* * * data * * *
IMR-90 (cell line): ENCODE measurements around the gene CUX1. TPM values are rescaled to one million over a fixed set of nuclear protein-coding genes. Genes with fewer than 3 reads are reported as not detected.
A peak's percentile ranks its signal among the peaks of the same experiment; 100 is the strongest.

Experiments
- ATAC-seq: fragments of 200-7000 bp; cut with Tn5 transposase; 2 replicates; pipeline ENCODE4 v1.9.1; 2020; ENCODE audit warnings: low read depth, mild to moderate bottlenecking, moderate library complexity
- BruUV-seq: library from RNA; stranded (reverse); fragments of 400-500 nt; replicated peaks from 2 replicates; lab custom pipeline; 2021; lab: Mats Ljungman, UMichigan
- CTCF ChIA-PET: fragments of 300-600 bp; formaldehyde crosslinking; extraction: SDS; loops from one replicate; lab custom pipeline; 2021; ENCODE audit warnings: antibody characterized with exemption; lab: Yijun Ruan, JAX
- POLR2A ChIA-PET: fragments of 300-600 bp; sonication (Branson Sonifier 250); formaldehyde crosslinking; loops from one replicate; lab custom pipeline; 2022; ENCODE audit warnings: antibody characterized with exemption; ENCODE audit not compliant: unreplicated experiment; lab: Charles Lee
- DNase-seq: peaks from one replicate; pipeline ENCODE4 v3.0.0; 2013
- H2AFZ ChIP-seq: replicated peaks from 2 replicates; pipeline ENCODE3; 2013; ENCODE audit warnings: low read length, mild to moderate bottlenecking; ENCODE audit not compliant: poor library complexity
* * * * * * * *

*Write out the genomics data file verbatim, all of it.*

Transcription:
IMR-90 (cell line): ENCODE measurements around the gene CUX1. TPM values are rescaled to one million over a fixed set of nuclear protein-coding genes. Genes with fewer than 3 reads are reported as not detected.
A peak's percentile ranks its signal among the peaks of the same experiment; 100 is the strongest.

Experiments
- ATAC-seq: fragments of 200-7000 bp; cut with Tn5 transposase; 2 replicates; pipeline ENCODE4 v1.9.1; 2020; ENCODE audit warnings: low read depth, mild to moderate bottlenecking, moderate library complexity
- BruUV-seq: library from RNA; stranded (reverse); fragments of 400-500 nt; replicated peaks from 2 replicates; lab custom pipeline; 2021; lab: Mats Ljungman, UMichigan
- CTCF ChIA-PET: fragments of 300-600 bp; formaldehyde crosslinking; extraction: SDS; loops from one replicate; lab custom pipeline; 2021; ENCODE audit warnings: antibody characterized with exemption; lab: Yijun Ruan, JAX
- POLR2A ChIA-PET: fragments of 300-600 bp; sonication (Branson Sonifier 250); formaldehyde crosslinking; loops from one replicate; lab custom pipeline; 2022; ENCODE audit warnings: antibody characterized with exemption; ENCODE audit not compliant: unreplicated experiment; lab: Charles Lee
- DNase-seq: peaks from one replicate; pipeline ENCODE4 v3.0.0; 2013
- H2AFZ ChIP-seq: replicated peaks from 2 replicates; pipeline ENCODE3; 2013; ENCODE audit warnings: low read length, mild to moderate bottlenecking; ENCODE audit not compliant: poor library complexity